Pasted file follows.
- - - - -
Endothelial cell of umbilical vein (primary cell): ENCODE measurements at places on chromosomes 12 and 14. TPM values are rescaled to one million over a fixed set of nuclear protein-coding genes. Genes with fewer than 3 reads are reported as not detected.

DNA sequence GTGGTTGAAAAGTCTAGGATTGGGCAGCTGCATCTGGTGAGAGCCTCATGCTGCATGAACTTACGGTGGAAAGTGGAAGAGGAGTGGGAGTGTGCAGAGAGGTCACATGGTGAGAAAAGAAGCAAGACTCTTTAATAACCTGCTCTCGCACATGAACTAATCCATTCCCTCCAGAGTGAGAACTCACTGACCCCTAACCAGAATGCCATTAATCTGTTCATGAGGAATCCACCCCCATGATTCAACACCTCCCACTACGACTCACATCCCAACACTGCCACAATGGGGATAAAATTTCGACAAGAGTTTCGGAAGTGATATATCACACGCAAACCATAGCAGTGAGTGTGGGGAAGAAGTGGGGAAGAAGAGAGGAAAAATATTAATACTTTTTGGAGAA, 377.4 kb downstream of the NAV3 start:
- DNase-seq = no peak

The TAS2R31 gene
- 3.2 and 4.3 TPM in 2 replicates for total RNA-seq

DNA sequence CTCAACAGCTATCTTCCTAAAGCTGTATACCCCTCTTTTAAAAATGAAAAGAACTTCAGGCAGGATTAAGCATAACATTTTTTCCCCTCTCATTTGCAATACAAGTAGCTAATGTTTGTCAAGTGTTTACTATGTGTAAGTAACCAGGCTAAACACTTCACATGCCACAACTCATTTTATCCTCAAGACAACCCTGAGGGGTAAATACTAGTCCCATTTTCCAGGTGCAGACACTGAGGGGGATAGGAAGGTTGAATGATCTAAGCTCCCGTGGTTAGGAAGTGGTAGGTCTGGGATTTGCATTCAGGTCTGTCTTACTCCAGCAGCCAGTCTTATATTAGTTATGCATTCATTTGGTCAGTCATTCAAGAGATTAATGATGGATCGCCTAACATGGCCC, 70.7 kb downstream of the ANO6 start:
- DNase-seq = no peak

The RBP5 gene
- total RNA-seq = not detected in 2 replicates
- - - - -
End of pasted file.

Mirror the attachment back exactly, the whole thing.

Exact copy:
Endothelial cell of umbilical vein (primary cell): ENCODE measurements at places on chromosomes 12 and 14. TPM values are rescaled to one million over a fixed set of nuclear protein-coding genes. Genes with fewer than 3 reads are reported as not detected.

DNA sequence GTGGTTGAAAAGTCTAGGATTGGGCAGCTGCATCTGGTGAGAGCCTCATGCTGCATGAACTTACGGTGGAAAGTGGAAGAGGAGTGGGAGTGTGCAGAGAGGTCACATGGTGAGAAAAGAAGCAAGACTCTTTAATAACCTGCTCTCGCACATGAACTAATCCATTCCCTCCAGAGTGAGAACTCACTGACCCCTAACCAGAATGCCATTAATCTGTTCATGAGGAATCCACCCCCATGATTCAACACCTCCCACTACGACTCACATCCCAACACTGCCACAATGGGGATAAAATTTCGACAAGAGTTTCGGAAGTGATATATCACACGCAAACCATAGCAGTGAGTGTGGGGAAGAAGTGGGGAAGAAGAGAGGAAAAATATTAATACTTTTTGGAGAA, 377.4 kb downstream of the NAV3 start:
- DNase-seq = no peak

The TAS2R31 gene
- 3.2 and 4.3 TPM in 2 replicates for total RNA-seq

DNA sequence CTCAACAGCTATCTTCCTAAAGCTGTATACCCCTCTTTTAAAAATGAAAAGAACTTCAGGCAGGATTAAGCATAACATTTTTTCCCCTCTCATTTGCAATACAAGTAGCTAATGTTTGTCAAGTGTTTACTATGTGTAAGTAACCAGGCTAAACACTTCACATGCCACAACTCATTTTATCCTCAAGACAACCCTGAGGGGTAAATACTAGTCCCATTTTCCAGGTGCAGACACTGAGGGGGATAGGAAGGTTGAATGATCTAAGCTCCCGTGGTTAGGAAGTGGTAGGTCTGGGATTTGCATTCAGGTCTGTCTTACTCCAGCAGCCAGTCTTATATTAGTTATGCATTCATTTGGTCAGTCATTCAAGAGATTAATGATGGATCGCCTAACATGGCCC, 70.7 kb downstream of the ANO6 start:
- DNase-seq = no peak

The RBP5 gene
- total RNA-seq = not detected in 2 replicates